Entitlement and Leadership
The cliché of the executive washroom to which the entitled Chief Executive dispenses access like cash is a staple of many of the Reagan-era Hollywood depictions of the corporate leader. It was (then) a perfect description of how those outside the boardroom viewed life inside. It definitely was the kind of image that was likely to strike a nerve in the American movies-watching public, which has retained for over 200+ years a deep mistrust of the concept of inherited title and a love of the underdog. The “leader as royalty”” has always been somewhat acceptable to the American public as long as it was clear that the person “earned” their way into the position. In short, Americans like to choose their royalty themselves.
It would be fair to say the perception of the “out of touch” leader, bumbling through the day without any meaningful connection to what is happening around them is a sensitive topic to the average American in the workplace. Scott Adams has made a career out of exploiting this through his comic strip and Hollywood continues to make money off it. The missing link here is that the concept of entitlement is not strictly limited to those who enjoy some sort of elevated station around the water cooler. Entitlement is a thought process that strikes everyone, equally. Of even more concern is the current generational evolution taking place while Baby Boomers depart the workplace in ever increasing numbers and their places are taken by Gen X’ers and Gen Y’ers, who, according to the experts are more “me” centered, and who generally think in the reverse of President Kennedy’s challenge to the nation in 1961 by asking “what can this organization do for me”?
The notion of entitlement in the workplace is covered well by Mark Murphy at Leadership IQ. From his perspective, he noted numerous parallels in the relationships between managers and employees that was reminiscent of parents and children. Murphy placed some of the blame on managers who insisted on treating employees like children, whether “for their own good” or because “they couldn’t be trusted”. If either of those descriptions sounds like thoughts going through your head, it might be time for some reflection. The response to any dynamic between managers and the team which suggests a lack of empowerment, or accountability, is to make sure everyone is speaking in the “adult” voice. Adults (as opposed to parents or children) have an equal relationship with every person they talk to, and more importantly, take responsibility, or accountability, for figuring out things on their own, and being independent.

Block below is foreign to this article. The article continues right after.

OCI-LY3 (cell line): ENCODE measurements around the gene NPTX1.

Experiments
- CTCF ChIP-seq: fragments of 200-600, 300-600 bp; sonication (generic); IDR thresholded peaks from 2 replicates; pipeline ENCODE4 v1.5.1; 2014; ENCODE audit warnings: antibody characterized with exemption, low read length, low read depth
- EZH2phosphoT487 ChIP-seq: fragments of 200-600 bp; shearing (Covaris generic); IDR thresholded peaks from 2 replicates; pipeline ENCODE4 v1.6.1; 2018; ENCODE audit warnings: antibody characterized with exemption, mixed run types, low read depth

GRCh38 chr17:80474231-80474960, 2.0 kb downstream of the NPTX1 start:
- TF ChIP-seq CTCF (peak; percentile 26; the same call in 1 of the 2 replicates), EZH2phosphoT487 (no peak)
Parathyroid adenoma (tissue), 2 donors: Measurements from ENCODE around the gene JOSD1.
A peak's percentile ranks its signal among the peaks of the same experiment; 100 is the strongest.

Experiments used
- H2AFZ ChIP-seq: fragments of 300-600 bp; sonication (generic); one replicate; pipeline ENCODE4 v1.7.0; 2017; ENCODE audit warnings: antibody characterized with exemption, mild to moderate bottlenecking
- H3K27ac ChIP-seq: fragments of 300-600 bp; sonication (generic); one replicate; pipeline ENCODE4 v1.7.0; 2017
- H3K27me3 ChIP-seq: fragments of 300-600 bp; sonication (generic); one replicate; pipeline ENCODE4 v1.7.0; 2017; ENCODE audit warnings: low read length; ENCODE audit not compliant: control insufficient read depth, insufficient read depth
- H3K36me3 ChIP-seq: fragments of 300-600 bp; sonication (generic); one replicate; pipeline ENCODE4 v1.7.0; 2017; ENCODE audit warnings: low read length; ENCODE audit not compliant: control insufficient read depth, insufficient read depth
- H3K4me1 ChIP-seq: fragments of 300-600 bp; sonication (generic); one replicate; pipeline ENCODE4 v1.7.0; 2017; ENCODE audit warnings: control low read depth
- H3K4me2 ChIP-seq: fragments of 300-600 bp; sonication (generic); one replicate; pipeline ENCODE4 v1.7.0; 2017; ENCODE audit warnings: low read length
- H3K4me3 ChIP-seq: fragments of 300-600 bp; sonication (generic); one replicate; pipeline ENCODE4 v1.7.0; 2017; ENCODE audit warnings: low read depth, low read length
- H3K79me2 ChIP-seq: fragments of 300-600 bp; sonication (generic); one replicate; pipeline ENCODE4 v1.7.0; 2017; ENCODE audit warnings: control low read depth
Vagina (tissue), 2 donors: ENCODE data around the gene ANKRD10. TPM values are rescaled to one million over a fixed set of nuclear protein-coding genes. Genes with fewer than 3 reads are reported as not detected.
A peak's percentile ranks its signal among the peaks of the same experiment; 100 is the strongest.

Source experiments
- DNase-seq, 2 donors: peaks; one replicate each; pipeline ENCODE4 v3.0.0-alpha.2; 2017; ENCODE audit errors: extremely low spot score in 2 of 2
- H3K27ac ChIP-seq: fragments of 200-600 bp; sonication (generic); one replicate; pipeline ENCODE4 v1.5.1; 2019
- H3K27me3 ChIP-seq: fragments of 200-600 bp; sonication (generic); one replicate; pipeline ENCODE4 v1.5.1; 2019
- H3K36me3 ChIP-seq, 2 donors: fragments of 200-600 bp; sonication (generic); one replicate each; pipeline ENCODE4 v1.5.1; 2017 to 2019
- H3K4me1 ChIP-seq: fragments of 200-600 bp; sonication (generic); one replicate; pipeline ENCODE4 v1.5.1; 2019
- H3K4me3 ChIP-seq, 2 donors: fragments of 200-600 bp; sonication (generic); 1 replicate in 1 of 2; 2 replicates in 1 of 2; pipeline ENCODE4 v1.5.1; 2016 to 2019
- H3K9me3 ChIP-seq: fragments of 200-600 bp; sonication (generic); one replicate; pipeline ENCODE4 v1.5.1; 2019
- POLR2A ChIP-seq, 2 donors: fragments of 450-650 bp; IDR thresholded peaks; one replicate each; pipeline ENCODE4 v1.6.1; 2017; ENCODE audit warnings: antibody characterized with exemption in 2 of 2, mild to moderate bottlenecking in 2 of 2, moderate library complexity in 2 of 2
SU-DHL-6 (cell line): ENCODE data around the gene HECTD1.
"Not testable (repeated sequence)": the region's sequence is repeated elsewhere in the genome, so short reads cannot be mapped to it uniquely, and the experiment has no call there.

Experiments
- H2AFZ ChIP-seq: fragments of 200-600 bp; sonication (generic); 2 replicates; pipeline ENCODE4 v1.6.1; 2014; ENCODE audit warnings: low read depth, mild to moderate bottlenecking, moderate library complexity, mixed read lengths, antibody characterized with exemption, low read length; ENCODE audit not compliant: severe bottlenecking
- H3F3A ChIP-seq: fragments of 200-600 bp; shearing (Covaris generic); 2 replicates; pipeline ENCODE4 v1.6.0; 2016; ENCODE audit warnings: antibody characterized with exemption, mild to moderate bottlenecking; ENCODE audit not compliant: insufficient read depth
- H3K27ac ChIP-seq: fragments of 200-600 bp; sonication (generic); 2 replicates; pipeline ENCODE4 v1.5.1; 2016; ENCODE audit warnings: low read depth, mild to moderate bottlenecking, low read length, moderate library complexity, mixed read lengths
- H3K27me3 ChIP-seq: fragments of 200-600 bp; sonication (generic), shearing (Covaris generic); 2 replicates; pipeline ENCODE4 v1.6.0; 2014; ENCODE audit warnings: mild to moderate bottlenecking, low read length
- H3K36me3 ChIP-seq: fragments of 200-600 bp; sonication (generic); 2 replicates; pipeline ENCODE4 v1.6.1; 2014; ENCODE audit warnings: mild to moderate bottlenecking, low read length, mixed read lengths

Entitlement in the work place often appears as selfishness. It sounds like “that’s not my job description” or “I did it just the way you told me to”. It sounds like a constant refrain of “We/I are not appreciated in what we do so why keep doing it”? It also looks like narcissism when someone continually demands the best or most resources, feels their time is more valuable than others, or feels entitled to ignore the “norms” that the rest of the team accepts.
Ultimately, the thinking style that defines “entitlement” boils down to an expectation of “compensation” for delivering nothing of value, or conversely by placing a value on something that by itself contributes nothing to the product of the organization (such as seniority). What is the danger of “entitlement”? Nothing less than the future of your team. An entitled culture often looks at change as a threat. Knowledge of current systems and practices usually denotes power, and changing the rules (and equipment) of the game redistributes power. An entitled culture looks at potential changes to the organization in terms of how it will affect them first. An entitled culture generally has no idea of the big picture, and under most circumstances could care less about the world beyond their cube.
The antidote, for everyone, is developing a Responsibility Mindset. Leaders, and those who act leader-like, serve the team and the organization first, before self. Sacrifice is commitment. Questions are answered first by thinking about what’s best for the organization, and then, what is best for the team. Leaders own the problem, and are reluctant to pass it on to someone else.
As you do a full systems check on your leadership style, and consider where you stand in your organization, consider which culture you are fostering. Are you an “Entitlement” leader or a “Responsibility” leader?